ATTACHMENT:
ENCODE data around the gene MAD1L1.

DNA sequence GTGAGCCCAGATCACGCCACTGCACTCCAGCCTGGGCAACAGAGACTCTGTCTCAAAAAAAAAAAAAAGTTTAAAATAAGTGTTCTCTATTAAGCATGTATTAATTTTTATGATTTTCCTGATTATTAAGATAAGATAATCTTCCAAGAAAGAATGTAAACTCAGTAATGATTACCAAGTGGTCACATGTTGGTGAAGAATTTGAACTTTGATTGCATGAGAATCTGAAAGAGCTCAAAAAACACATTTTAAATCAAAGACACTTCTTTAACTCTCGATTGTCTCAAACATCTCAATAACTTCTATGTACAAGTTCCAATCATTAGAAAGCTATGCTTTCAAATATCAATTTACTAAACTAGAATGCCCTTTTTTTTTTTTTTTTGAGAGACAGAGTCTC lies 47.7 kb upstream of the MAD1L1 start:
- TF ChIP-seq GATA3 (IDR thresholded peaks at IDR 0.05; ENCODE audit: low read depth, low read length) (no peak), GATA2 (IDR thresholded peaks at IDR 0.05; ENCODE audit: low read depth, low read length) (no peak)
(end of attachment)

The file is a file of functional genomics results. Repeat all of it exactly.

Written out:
ENCODE data around the gene MAD1L1.

DNA sequence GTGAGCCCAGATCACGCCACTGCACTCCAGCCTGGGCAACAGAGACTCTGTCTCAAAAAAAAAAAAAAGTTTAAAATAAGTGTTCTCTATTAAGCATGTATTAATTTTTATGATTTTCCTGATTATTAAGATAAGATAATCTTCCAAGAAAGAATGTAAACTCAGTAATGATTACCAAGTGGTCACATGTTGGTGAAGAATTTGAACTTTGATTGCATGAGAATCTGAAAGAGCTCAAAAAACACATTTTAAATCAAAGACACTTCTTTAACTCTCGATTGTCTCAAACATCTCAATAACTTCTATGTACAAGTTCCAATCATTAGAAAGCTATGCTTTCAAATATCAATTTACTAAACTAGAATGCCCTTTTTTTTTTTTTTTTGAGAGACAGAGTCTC lies 47.7 kb upstream of the MAD1L1 start:
- TF ChIP-seq GATA3 (IDR thresholded peaks at IDR 0.05; ENCODE audit: low read depth, low read length) (no peak), GATA2 (IDR thresholded peaks at IDR 0.05; ENCODE audit: low read depth, low read length) (no peak)